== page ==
Installing an Automatic Transmission Fluid Cooler

Discussion in 'How-to Guides' started by Crawdaddy, Jul 9, 2008.

  1. Crawdaddy

    Crawdaddy All hail the Mad King!! Staff Member 5+ Years 1000 Posts Platinum Contributor

    Installing an auxiliary transmission cooler is really not that difficult once you do a little research, but it is VERY messy. I want to say that the total time it took my uncle, cousin and I to install the cooler on my Suburban was probably about 2 hours from start to finish, but this was also working at a casual pace with reasonable breaks.

    A few things have to be investigated before starting on this project. First is determining whether you want to put this cooler in-line with the existing factory cooler or in replacement of it. I decided to replace the factory cooler with mine. This can have a couple advantages and disadvantages. You allow the radiator to cool more efficiently by not injecting 200F+ ATF fluid into the same space you are trying to cool antifreeze with. However, if you choose and undersized cooler, you may cook the transmission. So, using the factory one in conjunction helps ensure that you have adequate cooling ability. The second to check is the fitting size and threading on the case of the transmission. For the TH-700R4s found in most ½ ton trucks until 1988 (I think) for pickup trucks and up to 1991 in Suburbans, the transmission cooler fittings on the transmission case are 1/4” pipe thread fittings. For other transmissions, it appears this page ( has a lot, if not most of the fitting sizes and threading. Now, let’s go through a brief parts list…

    Parts Needed: You could also buy these from a gm dealer such as
    Transmission Cooler (Link) Autozone part# 911516 (I’m pretty sure this is the one I used)
    2x Pipe fittings (1/4” pipe to 3/8” MIP)
    Automatic Transmission Cooler Line (watch out, this stuff if like $1.25 a foot)
    Teflon tape
    Hose clamps to fit the ATF line
    Quart or two of the appropriate ATF fluid for your truck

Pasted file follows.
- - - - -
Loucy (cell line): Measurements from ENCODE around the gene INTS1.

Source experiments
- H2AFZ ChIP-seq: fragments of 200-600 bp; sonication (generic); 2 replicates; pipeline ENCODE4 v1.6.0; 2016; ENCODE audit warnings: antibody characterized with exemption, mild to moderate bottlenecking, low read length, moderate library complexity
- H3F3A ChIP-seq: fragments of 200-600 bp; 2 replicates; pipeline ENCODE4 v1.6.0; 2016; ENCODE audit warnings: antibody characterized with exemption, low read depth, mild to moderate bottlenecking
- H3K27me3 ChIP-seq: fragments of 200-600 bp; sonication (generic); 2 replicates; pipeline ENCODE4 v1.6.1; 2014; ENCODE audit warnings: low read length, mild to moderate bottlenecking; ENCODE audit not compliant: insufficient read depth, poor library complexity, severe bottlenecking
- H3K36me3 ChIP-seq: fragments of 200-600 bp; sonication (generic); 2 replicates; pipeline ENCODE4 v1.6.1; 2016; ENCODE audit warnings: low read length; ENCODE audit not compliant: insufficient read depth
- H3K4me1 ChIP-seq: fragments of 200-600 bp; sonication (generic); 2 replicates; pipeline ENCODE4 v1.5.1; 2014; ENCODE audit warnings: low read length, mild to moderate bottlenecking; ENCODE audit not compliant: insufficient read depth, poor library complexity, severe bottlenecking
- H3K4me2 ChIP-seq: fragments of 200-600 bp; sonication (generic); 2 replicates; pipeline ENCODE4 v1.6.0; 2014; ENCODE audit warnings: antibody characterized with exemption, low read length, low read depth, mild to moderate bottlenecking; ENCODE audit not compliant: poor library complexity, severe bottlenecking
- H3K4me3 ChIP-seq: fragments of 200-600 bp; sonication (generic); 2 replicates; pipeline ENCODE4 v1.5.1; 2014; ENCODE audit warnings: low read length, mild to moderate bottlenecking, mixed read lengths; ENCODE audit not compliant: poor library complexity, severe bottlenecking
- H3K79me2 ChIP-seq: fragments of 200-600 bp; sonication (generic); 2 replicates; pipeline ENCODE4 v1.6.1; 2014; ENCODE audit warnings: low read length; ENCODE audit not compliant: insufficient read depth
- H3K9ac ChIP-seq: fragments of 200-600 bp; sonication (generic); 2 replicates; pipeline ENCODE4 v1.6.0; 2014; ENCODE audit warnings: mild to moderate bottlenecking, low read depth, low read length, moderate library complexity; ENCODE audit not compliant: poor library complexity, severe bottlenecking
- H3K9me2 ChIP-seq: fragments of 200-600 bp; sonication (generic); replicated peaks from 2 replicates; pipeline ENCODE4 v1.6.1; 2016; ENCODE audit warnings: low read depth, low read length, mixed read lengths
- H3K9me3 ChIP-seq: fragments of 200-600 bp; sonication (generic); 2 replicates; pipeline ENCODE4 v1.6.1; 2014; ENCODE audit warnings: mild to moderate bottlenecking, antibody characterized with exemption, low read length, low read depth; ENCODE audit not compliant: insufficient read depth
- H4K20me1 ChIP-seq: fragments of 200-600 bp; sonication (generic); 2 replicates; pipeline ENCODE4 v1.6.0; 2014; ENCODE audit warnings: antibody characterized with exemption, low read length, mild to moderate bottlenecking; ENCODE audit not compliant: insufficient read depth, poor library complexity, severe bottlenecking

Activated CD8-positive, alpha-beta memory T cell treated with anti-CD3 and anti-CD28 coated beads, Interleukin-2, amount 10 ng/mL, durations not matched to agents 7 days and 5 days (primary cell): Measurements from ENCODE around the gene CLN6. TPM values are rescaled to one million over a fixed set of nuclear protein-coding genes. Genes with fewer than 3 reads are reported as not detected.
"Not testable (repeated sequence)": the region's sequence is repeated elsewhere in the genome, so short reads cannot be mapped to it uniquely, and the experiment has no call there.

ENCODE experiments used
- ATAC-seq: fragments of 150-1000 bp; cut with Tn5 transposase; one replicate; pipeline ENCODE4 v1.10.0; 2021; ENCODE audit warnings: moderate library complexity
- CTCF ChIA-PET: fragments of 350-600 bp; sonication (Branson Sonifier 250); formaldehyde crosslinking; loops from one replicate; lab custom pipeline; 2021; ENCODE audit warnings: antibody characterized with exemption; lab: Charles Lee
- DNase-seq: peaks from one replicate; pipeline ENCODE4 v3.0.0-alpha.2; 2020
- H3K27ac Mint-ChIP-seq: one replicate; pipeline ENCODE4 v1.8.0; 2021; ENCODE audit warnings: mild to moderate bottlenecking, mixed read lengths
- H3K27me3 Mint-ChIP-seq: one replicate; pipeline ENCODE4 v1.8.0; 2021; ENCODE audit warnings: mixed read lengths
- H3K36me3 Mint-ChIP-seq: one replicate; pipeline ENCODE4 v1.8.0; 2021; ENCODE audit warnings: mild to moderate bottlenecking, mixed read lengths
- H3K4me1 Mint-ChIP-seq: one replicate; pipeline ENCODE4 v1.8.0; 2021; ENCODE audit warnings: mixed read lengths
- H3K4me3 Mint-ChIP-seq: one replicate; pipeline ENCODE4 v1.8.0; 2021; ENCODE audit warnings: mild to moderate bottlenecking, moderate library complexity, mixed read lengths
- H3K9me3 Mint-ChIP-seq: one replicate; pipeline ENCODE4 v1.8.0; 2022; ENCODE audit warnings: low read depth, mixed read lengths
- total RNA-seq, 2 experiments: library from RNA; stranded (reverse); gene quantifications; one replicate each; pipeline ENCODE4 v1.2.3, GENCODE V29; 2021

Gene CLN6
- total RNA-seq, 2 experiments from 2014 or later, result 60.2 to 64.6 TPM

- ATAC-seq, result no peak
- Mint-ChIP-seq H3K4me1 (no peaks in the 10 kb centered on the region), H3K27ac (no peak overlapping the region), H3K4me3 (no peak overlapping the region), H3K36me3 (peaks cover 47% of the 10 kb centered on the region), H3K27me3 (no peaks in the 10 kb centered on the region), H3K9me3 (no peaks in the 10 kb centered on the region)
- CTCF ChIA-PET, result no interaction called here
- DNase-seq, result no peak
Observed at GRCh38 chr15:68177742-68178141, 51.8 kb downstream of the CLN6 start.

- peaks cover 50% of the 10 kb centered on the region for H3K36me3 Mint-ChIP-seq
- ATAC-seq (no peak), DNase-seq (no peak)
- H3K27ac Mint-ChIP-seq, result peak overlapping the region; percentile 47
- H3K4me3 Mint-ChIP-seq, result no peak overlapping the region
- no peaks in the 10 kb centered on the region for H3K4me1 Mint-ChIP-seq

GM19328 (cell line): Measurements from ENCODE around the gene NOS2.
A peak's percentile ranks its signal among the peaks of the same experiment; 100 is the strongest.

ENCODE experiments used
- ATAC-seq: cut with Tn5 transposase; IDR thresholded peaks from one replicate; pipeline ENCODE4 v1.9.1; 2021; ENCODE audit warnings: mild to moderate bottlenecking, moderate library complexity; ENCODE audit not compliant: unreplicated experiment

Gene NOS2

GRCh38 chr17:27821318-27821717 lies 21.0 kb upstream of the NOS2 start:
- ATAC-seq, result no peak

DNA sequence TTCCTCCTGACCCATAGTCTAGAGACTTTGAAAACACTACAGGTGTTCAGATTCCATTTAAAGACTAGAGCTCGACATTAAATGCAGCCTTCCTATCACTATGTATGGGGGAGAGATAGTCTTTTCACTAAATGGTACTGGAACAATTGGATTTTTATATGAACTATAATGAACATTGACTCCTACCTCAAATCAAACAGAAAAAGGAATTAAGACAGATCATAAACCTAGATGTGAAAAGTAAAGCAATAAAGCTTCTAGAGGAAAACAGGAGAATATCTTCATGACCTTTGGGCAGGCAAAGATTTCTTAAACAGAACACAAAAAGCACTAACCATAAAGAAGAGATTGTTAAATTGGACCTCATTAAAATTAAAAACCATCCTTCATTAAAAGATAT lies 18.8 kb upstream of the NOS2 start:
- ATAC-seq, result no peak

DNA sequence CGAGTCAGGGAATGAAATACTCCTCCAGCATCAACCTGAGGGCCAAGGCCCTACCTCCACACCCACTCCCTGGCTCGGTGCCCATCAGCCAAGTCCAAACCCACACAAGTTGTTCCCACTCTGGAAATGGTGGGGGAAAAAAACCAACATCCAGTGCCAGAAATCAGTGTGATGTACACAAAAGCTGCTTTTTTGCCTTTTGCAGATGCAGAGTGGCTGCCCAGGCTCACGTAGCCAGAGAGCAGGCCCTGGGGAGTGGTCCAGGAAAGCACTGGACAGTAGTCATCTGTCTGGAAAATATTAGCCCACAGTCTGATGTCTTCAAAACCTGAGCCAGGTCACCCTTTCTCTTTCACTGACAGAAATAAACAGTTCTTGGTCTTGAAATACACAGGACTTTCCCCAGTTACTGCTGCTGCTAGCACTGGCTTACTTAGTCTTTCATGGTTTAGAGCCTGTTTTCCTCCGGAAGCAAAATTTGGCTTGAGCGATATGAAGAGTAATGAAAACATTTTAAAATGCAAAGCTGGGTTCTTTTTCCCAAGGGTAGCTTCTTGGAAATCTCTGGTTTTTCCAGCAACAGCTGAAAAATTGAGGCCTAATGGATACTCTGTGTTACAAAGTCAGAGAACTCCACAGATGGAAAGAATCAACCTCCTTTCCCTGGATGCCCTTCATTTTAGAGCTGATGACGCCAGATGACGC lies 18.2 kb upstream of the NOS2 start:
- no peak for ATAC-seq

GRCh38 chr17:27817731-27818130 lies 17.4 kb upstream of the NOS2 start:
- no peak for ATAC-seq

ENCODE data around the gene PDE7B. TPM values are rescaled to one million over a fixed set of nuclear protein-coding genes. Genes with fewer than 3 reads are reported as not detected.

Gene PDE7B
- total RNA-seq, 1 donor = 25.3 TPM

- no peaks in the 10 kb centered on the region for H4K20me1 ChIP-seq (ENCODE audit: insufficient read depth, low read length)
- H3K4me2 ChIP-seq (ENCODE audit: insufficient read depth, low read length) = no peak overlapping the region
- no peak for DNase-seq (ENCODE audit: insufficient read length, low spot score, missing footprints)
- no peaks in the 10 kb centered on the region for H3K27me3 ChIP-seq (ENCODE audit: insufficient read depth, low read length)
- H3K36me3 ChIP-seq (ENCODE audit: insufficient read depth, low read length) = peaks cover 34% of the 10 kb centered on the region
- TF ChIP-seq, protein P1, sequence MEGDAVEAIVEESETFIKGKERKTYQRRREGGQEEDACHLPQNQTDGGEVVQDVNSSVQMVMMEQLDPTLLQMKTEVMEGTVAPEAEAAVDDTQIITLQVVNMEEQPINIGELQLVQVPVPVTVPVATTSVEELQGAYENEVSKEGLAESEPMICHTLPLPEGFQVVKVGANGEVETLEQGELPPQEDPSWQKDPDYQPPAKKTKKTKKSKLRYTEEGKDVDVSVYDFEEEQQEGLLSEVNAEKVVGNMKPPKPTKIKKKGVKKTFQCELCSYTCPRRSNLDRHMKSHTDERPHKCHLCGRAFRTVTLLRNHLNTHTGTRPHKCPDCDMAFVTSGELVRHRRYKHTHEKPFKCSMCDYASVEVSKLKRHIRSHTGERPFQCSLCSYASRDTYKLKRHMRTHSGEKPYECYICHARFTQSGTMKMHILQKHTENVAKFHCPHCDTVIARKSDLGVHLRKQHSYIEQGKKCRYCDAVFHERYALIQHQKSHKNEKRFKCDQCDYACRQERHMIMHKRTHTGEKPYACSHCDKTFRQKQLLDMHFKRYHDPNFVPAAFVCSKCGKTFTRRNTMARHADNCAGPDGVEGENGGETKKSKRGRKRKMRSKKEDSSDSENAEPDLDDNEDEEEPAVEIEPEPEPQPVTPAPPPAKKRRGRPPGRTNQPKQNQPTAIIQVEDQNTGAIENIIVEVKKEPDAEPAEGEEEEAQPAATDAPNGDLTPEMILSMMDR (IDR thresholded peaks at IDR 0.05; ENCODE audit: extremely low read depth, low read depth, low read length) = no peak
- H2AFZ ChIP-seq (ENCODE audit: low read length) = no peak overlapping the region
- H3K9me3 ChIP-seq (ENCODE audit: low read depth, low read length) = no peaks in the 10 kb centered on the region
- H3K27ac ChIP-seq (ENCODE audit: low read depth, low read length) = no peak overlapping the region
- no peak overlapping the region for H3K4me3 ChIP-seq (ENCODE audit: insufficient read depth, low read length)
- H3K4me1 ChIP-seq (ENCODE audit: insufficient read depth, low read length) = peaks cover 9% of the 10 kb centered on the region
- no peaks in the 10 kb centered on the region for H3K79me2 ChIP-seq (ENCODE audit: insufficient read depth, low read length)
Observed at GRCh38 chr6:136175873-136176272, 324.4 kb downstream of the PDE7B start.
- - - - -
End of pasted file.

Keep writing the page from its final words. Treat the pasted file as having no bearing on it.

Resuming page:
OK, get the truck in a fairly comfortable spot and let it sit there for a good long while. When a transmission is at operating temperature, ATF fluid can run in excess of 200F in the transmission. During this time, you can be planning your method of attack. Also while the truck is cooling, start disassembling the front grill, you have to get all the way down to the radiator, so it’s gonna be a pain to get all that trim and grill off. Now you can start on disassembling the existing transmission cooling system. For my truck, the factory cooler had steel hard lines that ran from the transmission to the radiator. I left them in place and connected to the radiator in case I had issues with the aftermarket cooling, but I plan on removing them later on. Make sure you have a drain pan handy on whichever side or sides you remove the cooler line at. Now you can mount the transmission cooler to the front of the radiator. Make sure you don’t have to make any sharp bends or sharp edges with the cooler line and that you can get to the fittings. I faced my radiator on its side with the fittings facing the bottom so that I could go down and straight under the truck with the lines. I put it on the passenger side since that’s the side that the cooler fittings are on the transmission. It uses this weird tie-wrap that’s designed to go through a radiator to secure things. As such, it’s one-time use only, so make sure you get it right before you go putting the 2 halves of the tie-wrap together. Now, you need to route the cooler lines back to the transmission. I was able to route mine along the fame rail under the motor mount bracket up to the point where the cooler lines go into the transmission. I had a little extra line that I didn’t feel like trimming off, so I then followed my fuel lines heading out into the open to cross the gap and take up the slack. Put a few turns of Teflon tape on the threaded side of the fittings and crank them into the case until you bottom out the fitting. Slip the cooler lines onto the fittings and tighten them down with hose clamps. Crank the truck up and cycle the gears to get the transmission fluid flowing. CAREFULLY feel the radiator to see if it’s getting warm. Inspect for leaks and check the transmission fluid. Chances are you lost some fluid from the work and having to fill the new cooler and lines with fluid. Add fluid as needed to get you back up to the proper level. Put the grill back on and admire your work.